UAE’s 1st female fighter pilot carried out anti-IS strikes

Updated 26 September 2014

UAE’s 1st female fighter pilot carried out anti-IS strikes

DUBAI, United Arab Emirates: The first female air force pilot in the United Arab Emirates led airstrikes against Islamic State militants in Syria earlier this week, the federation’s ambassador to Washington said on Thursday as he pledged his country will do “whatever is necessary” to defeat the militant group.
Social media has been buzzing with rumors that F-16 pilot Maj. Mariam Al-Mansouri played a part in attacks against the jihadist group, with many users taking delight in the rebuke it implied toward the militants’ ultraconservative ideology.
Ambassador Yousef Al-Otaiba’s comments were the first public confirmation of her role.
“She is a fully qualified, highly trained, combat-ready pilot, and she led the mission,” Al-Otaiba said during an appearance on American cable channel MSNBC’s “Morning Joe.” The Emirati embassy quickly posted word of the diplomat’s confirmation on its official Twitter feed.
The Emirates, a seven-state federation that includes the capital of Abu Dhabi and the Mideast commercial hub of Dubai, is one of five Arab countries that have joined the US-led coalition carrying out the airstrikes in Syria. It is a major buyer of American-made weapons, with an arsenal that includes F-16 fighter planes and Apache attack helicopters.
Al-Mansouri was born in Abu Dhabi and graduated from the country’s Khalifa bin Zayed Air College in 2007, according to a profile earlier this year in the government-owned newspaper The National. She is one of eight children and has a degree in English literature.
“Sorry #ISIS, I know this too much and so harsh but it’s real,” taunted Twitter user @kafrev, which purports to represent an opposition-held town in Syria, using an alternate name for the Islamic State group. “A woman bombed you!“
Emirati leaders have taken steps to raise the status of women in the oil-rich country, which has modernized rapidly since its formation in 1971 and is now home to a cosmopolitan blend of foreign businesspeople, expatriate professionals and low-paid migrant workers who together far outnumber the local population.
While traditional values remain strong and men dominate government posts, Emirati women have served as government ministers, police officers and executives in state-linked companies.
Al-Otaiba linked Al-Mansouri’s role to the campaign to defeat the Islamic State group.
“Do you want a model or a society that allows women to become ministers in government, female fighter pilots, business executives, artists? Or do you want a society where if a woman doesn’t cover up in public she’s beaten or she’s lashed or she’s raped? This is ultimately what this breaks down to,” he said.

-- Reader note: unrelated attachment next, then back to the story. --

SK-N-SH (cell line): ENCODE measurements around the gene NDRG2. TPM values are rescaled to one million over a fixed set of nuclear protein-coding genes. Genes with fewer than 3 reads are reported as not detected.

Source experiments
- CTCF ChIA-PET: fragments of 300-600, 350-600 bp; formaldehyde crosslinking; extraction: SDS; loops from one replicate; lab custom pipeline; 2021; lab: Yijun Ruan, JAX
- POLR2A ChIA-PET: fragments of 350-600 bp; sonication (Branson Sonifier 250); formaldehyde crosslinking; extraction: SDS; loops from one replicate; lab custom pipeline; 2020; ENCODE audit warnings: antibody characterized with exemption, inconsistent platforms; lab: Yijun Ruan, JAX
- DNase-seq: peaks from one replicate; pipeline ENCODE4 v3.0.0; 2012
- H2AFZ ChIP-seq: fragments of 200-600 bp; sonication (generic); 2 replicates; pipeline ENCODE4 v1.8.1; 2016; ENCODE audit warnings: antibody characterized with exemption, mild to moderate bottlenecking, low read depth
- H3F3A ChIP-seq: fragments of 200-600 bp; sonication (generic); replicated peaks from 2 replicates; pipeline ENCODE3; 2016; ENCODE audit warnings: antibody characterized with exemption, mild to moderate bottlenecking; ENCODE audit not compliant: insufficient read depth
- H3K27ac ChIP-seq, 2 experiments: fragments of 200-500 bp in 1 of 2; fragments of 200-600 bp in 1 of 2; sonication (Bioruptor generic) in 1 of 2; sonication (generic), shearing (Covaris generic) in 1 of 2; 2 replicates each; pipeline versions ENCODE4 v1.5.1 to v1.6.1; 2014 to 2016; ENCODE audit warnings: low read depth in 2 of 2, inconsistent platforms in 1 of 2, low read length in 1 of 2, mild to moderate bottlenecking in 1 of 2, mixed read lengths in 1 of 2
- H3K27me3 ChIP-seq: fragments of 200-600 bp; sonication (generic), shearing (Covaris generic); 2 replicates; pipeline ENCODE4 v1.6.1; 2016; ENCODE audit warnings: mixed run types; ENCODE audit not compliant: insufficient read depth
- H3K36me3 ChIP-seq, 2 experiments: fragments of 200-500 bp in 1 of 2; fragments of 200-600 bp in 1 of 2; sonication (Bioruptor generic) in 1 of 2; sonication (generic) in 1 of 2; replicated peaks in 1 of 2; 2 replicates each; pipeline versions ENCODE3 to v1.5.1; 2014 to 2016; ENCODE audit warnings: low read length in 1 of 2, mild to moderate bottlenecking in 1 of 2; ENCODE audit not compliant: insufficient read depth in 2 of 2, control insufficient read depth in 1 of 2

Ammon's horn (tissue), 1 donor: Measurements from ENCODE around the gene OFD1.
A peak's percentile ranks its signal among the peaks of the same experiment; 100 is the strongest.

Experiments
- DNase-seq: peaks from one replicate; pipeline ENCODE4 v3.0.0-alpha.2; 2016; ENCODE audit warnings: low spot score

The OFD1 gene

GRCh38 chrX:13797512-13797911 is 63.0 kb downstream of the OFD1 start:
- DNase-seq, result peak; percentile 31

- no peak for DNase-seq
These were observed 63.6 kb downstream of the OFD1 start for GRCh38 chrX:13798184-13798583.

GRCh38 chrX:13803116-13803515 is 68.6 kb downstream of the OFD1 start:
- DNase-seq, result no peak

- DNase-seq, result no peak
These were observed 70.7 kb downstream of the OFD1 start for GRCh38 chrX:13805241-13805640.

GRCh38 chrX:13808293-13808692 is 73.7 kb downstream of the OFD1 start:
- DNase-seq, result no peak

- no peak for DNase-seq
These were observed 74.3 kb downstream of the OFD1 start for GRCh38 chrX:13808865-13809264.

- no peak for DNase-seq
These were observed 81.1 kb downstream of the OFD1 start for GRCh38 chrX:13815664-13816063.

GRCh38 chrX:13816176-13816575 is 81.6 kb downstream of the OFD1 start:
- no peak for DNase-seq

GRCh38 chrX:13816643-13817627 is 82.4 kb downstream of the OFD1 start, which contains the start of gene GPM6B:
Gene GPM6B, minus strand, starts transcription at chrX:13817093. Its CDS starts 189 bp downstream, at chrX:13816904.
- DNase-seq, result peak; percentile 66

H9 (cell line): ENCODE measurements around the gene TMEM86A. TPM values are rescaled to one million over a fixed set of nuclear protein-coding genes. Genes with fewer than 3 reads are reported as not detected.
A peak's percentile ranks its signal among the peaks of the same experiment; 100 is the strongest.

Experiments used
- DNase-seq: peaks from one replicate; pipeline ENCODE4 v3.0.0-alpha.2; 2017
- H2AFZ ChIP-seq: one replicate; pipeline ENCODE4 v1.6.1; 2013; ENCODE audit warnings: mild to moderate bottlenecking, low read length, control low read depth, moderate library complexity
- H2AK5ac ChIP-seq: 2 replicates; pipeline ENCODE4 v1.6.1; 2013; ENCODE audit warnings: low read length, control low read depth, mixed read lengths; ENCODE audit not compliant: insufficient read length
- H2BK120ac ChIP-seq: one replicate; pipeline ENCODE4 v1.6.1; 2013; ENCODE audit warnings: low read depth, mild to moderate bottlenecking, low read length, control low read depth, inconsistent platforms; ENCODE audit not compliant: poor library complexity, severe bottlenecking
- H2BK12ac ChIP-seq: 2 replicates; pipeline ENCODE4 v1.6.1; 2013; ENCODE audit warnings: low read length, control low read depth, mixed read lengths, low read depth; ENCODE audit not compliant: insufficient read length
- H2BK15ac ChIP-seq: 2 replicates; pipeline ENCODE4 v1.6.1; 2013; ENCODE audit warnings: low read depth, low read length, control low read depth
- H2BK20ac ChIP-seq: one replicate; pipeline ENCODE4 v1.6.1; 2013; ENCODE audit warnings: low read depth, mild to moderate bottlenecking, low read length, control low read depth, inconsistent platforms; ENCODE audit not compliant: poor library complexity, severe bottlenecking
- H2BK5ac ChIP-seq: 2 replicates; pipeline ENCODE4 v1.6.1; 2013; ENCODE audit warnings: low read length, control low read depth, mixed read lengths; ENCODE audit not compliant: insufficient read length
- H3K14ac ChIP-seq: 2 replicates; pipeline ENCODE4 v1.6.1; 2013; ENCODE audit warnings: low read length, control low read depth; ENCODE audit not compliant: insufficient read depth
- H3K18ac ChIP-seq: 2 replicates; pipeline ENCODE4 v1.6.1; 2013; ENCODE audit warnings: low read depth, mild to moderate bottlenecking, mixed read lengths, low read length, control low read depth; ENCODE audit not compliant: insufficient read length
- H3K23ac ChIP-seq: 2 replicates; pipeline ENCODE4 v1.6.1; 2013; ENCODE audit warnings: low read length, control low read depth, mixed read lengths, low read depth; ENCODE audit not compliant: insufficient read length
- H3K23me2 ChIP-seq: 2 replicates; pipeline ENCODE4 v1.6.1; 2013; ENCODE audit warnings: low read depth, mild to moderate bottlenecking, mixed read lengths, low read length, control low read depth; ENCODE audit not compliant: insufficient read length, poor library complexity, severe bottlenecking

It is important that moderate Arab and Muslim nations take a stand against the Islamic State militants, Al-Otaiba said, describing the group as “a threat to our way of life.”
“We will bring whatever is necessary to defeat ISIS,” he added.


Libya’s GNA govt detains 35 Egyptian fishermen

Updated 12 August 2020

Libya’s GNA govt detains 35 Egyptian fishermen

  • The GNA is still holding the fishermen without a clear accusation to justify their detention

CAIRO: The fate of at least 35 Egyptian fishermen hangs in the balance after they were arrested by the Tripoli-based Government of National Accord (GNA) on Nov. 2 last year.  

The families of the fishermen have appealed to the Egyptian government to step up their efforts to secure their freedom as Cairo has been working on their release since November.

Little is known about the fate of the fishermen in Libya other than their location, after it was leaked to Egyptian authorities that they were held in the Turmina Prison, which is affiliated with the GNA.

The head of the Fishermen’s Syndicate in Kafr El-Sheikh, Ahmed Nassar, said they had not been able to communicate with the fishermen since last November and after their disappearance they came to learn that the GNA authorities had detained them.

The GNA is still holding the fishermen without a clear accusation to justify their detention. Nassar said that the fishermen were not fishing in Libyan territory without a permit.

Nassar explained that the fishermen were working on Libyan boats. Alongside them were a number of colleagues working on boats that belong to the Al-Wefaq government. They were not approached by anyone unlike their detained colleagues who were arrested and sent to prison without being charged with any crime.

The Fishermen’s Syndicate chief said that people had called on the Egyptian Ministry of Foreign Affairs as well as the government, and the consular section had also been contacted about the matter.

Many of the detained fishermen come from Kafr El-Sheikh, while others come from Abu Qir in the governorate of Alexandria.

The fishermen had been supporting families of up to eight members.

Egyptian authorities say they are exerting great efforts to bring the fishermen back safely, while the fishermen’s families continue to demand safety and justice for the men.